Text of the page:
Net income is the money left over after a company’s expenses have been paid.
Examples of net income
The most basic net income formula is:
Total Income - Total Expenses.
Total income refers to both operating and non-operating income. For example, in addition to sales revenue, a company may receive income from investments. Also, if a company divests assets, the proceeds will be counted as income.
Net income versus gross revenue
Net income and gross revenue are, respectively, the last and first lines on a company’s profit and loss account. Individually, both are useful indicators of a company’s overall financial health.
For investors, however, it can be even more useful to trace the path from a company’s gross revenue to its net income. This lets them judge how well a company is managing its expenses.
It can, therefore, provide insight into both the quality of a company’s management and the company’s future prospects. For example, if a company has high revenues and a high operating income but a low net income, it is an indicator that it is spending a lot of its budget on non-operating expenses.
If the money is spent on marketing, it may be a sign that the company is pushing for growth. If, however, it’s going on administration, it may be a sign the company has inefficient back-office processes.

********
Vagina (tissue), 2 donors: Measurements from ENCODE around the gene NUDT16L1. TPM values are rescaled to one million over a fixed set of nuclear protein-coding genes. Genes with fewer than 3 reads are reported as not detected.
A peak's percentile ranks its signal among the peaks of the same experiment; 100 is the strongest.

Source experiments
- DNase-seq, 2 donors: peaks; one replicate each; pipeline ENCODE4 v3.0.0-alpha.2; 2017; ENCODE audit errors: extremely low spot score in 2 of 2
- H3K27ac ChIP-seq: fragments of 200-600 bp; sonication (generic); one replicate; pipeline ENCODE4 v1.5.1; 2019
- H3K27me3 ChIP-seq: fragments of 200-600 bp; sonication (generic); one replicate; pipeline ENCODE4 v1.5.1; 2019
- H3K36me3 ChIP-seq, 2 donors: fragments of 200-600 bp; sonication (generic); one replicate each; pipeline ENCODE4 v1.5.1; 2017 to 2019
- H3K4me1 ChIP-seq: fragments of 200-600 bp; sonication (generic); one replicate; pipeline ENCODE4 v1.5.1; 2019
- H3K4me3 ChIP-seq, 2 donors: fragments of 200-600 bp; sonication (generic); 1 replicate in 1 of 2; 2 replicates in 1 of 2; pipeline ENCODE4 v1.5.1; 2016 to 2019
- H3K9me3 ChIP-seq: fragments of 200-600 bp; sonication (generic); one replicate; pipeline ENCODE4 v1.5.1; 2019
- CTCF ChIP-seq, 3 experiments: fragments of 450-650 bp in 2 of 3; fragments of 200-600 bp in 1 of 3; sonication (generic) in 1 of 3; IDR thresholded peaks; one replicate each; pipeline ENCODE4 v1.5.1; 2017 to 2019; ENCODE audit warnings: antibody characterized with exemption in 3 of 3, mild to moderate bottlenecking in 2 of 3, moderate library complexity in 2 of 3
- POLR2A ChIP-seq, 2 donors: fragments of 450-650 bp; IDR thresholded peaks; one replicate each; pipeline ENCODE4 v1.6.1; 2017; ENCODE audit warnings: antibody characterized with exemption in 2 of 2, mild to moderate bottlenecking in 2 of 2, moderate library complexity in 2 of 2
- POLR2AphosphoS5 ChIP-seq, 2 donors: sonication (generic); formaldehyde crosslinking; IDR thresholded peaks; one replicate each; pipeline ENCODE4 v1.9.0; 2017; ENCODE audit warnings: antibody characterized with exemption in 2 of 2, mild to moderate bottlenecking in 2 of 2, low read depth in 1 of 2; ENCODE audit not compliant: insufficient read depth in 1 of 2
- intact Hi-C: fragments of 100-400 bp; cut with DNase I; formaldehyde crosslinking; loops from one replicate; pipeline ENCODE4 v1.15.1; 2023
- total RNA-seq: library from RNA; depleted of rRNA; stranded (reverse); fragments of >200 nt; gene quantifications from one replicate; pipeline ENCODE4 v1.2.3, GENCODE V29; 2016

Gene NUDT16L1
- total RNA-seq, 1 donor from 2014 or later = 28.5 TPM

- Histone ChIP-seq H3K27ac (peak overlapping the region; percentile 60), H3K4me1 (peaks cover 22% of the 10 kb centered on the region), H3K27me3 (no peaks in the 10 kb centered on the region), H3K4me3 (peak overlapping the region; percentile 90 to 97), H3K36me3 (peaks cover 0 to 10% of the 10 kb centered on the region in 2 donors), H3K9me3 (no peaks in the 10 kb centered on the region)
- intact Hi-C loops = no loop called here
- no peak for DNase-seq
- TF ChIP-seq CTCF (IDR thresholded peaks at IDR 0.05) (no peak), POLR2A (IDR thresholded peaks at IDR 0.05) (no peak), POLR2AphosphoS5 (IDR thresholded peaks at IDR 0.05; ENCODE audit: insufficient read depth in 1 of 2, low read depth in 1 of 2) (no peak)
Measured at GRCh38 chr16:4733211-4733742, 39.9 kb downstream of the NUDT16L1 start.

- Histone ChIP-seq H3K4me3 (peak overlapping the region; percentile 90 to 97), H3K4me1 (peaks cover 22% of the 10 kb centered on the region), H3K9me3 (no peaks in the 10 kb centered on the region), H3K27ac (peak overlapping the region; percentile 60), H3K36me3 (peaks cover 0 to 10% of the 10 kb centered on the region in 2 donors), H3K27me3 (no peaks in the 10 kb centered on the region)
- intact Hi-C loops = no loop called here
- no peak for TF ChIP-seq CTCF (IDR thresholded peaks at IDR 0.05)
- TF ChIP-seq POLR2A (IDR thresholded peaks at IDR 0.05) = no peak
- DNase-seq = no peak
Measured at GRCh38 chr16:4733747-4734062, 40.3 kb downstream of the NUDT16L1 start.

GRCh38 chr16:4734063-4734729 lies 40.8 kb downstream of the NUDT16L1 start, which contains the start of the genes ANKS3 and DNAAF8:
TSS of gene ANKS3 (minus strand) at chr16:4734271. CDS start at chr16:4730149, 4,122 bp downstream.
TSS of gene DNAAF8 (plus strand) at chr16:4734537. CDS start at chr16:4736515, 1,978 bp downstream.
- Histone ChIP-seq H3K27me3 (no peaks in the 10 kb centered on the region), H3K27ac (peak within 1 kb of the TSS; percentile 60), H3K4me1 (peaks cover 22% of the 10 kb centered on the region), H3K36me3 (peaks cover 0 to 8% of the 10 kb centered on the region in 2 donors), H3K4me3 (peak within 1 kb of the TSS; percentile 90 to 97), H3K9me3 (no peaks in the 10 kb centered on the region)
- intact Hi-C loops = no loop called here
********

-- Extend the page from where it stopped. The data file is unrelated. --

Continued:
Net income versus profit margin
Net income is used to calculate a company’s profit margin. A profit margin is the amount of profit the company makes on each item it sells or each service hour it charges for.
The formula for calculating profit margin is: Net Income/Total Revenue
A company’s profit margin is also a good indicator of how well it’s controlling its expenses. That said, profit margins can vary widely from one business sector to another. It’s therefore vital that investors compare a company with its peers, not with companies in a totally different business sector.
As a rule of thumb, business sectors that work on volume tend to have lower profit margins. The volume of sales, however, should compensate for this to give a healthy net income. By contrast, the businesses with the highest profit margins often have the lowest volume of sales.
Net income versus earnings per share (EPS)
Net income is also used to calculate earnings per share. The formula for calculating earnings per share is:
Net Income / Total Shares Issued
Earnings per share is completely different from both share price and shareholder dividends although it will often influence both.
The share price is simply the price that a share trades for on the stock market. Shares with higher EPS values are likely to trade for higher prices than shares with lower EPS values although that is not absolute.
The shareholder dividend is the money taken out of the company and distributed to its shareholders. Companies with higher net incomes are typically in a better position to pay shareholder dividends than companies with lower net incomes.
Again, however, the fact that a company can afford to pay a shareholder dividend does not mean that it will. For example, younger companies may prefer to hold onto their profits to finance growth. Even more established companies may prefer to hold profits as assets on their balance sheet in case they have to deal with unexpected expenses.